Karaoke equipment maker Singing Machine designed a microphone that makes you feel like you're hosting your own episode of the popular James Corden show. The device is called Carpool Karaoke The Mic, and it serves as a sort of lasso that brings together all the different components you need for a karaoke session in your vehicle. The Mic isn't a standalone system with a built-in library; it's just a microphone that broadcasts your voice and your tracks to your car's speakers.
Though you can use it pretty much anywhere thanks to a standard ⅛" auxiliary port, The Mic is designed to be used by passengers in cars (and not by drivers). The easiest way to get your songs played on your car's speakers is by looking up an open frequency on the radio and tuning the mic to that channel. During our demo, a company rep surfed to 89.7FM, tuned the Mic to the same channel, and the two devices were connected, and Corden's voice played over the speakers, saying "Do you mind if we listen to some music?"
That, and the device's branding, are the only references to Carpool Karaoke. I spoke into the mic and my voice played over the car's sound system, but I also noticed some static and distortion over the radio. Singing Machine reps attributed this to us being in a more building-dense neighborhood. Once we got closer to the slightly more open west side of NYC, I stopped hearing the crackling.
Setup's not done yet, though. To play a song, you connect the mic to your phone over Bluetooth. Then, you can play from basically any music app and it will stream to your car's speakers. We used Spotify during the demo, and searched specifically for karaoke tracks (that is, without the original vocals). The mic itself won't do anything to remove vocals from music, so if you can't find an instrumental version of the song you wanted, you'll have to sing along with the artist. I was a little disappointed, as I was hoping the mic had its own built-in repertoire of songs, though to be fair Spotify or YouTube Music probably have more comprehensive libraries.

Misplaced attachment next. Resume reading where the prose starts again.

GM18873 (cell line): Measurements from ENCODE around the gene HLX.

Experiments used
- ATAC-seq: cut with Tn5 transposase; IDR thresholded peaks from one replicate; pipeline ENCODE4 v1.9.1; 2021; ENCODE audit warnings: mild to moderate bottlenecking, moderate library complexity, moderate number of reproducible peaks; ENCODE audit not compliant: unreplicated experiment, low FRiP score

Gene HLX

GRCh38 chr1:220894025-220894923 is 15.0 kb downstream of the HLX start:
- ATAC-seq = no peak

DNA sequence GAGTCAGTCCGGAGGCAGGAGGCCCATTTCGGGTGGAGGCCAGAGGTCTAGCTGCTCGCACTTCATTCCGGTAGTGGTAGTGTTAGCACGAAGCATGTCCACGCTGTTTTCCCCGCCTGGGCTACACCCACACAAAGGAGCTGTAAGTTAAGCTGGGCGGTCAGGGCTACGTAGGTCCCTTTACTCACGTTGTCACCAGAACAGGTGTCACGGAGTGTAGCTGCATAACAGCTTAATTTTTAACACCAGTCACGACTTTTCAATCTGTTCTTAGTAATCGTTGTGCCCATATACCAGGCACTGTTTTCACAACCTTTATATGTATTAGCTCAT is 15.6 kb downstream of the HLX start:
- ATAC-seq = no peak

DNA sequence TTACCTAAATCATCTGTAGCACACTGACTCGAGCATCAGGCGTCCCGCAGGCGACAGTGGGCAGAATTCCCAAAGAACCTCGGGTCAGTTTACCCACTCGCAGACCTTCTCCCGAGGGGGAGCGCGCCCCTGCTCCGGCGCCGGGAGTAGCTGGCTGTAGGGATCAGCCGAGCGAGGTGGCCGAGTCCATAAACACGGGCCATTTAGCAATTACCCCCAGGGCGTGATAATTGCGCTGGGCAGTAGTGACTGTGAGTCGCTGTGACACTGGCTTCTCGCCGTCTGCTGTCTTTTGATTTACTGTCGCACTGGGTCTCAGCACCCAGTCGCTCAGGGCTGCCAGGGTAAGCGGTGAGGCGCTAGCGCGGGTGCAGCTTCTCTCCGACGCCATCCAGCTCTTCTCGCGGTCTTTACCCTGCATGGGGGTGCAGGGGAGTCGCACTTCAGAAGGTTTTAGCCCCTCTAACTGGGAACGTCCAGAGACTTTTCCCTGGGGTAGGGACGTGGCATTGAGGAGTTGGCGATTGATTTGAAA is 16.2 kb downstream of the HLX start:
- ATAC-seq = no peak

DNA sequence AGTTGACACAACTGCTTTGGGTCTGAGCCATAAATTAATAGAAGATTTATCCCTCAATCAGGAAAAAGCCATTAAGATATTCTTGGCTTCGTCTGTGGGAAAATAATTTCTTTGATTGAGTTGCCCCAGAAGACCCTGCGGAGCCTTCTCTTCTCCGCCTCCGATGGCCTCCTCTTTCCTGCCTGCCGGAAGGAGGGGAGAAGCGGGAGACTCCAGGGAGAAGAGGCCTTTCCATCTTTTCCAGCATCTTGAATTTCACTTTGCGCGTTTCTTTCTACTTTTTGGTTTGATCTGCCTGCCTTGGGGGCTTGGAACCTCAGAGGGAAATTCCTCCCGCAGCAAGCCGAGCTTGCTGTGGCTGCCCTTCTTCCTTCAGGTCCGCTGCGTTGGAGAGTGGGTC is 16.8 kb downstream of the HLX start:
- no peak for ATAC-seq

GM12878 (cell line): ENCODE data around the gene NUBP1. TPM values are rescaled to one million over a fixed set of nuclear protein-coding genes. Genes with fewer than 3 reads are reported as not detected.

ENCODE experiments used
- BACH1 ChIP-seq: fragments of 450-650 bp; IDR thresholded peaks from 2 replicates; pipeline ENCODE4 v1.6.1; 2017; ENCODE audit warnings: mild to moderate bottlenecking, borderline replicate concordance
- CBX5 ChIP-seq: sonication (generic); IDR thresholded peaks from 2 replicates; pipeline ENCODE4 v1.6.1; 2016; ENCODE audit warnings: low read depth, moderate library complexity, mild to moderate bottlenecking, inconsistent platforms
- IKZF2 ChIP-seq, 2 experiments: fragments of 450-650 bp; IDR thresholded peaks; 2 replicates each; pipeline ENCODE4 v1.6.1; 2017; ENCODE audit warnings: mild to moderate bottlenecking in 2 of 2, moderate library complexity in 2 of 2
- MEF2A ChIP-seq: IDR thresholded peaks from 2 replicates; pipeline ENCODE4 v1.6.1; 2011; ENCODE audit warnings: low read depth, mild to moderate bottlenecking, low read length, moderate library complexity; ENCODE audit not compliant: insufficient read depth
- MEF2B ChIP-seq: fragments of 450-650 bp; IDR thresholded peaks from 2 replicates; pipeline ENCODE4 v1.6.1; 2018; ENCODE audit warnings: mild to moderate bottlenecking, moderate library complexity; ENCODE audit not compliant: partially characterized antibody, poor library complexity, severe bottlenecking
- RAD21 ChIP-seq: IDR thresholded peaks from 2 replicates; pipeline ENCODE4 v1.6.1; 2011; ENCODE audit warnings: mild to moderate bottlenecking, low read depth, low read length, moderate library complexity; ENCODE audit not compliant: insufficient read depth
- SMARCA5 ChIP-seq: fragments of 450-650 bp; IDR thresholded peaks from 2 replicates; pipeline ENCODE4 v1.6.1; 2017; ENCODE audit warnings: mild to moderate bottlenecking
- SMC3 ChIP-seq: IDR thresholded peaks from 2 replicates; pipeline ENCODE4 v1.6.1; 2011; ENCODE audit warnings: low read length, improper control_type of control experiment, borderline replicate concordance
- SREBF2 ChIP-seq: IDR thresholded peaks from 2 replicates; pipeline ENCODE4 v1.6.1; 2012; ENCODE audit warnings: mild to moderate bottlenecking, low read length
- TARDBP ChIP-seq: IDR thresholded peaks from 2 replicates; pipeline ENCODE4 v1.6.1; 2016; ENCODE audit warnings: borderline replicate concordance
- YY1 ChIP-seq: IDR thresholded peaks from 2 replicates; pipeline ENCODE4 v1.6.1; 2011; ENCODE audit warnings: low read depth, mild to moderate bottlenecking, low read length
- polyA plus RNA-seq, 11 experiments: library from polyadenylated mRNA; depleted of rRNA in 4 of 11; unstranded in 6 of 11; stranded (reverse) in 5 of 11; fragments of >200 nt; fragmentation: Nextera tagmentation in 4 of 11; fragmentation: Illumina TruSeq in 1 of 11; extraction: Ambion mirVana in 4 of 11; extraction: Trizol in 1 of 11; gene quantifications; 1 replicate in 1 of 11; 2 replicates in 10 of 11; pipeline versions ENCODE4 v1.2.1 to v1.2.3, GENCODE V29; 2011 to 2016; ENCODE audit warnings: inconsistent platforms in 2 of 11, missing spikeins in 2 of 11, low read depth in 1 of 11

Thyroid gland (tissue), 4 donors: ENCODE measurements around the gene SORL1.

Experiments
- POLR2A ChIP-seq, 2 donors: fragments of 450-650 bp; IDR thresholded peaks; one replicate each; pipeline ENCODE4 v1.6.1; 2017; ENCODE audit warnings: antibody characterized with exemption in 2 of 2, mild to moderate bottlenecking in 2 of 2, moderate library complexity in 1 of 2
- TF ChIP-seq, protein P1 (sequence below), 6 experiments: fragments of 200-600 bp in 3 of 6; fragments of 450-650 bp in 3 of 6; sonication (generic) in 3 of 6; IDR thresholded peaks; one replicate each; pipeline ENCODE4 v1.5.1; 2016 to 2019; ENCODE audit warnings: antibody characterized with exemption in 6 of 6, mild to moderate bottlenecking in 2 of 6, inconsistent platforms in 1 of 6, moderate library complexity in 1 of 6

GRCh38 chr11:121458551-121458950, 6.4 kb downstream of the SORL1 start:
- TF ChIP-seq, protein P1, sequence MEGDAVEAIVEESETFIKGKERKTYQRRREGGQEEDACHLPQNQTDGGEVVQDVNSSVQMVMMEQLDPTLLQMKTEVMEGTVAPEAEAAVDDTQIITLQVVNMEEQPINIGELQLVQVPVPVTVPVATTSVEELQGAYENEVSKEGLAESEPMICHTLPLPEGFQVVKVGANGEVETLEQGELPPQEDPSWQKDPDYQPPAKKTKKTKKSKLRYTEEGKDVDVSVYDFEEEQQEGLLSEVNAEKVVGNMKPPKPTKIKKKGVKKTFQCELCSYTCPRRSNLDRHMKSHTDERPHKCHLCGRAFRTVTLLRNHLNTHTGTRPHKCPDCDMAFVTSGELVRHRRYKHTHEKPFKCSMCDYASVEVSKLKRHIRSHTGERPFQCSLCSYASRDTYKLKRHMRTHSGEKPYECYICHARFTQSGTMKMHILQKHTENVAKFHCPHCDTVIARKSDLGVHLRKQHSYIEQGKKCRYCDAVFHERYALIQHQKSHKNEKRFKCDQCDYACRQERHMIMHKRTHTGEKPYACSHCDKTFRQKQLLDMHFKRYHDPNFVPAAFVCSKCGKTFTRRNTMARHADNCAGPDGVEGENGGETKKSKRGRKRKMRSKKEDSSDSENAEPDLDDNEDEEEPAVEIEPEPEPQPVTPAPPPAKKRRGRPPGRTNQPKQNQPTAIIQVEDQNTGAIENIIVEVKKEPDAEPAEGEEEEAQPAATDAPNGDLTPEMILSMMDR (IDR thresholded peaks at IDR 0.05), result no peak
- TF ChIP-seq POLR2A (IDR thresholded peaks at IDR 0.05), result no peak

On the mic is a control panel that lets you adjust volume, echo, lights, Bluetooth connectivity and the channel you're playing on. The light effects are supposed to flicker in sync with the music, though I didn't test that during my demo. You can also adjust volume via your phone or your car's dashboard. Despite packing a battery that the company says will last four hours, the Mic was surprisingly light, especially compared to the sticks I'm used to holding at typical karaoke bars.
Once you've loaded up your song and hit play on your phone, you'll still need to find song lyrics. This to me is the biggest challenge the company has to tackle. It's simply not as fun to read lyrics off your phone while holding up a mic. If your vehicle has a tablet built-in or propped up somewhere, this might be a bit easier, but you'd still have to go through the tedious process of searching for lyrics, then zooming in so the words are big enough for everyone to read. If there was a companion app that could recognize the song you were playing (a la Shazam) and automatically displayed the lyrics in large font and scroll in time with the song, I could see this setup working so much better.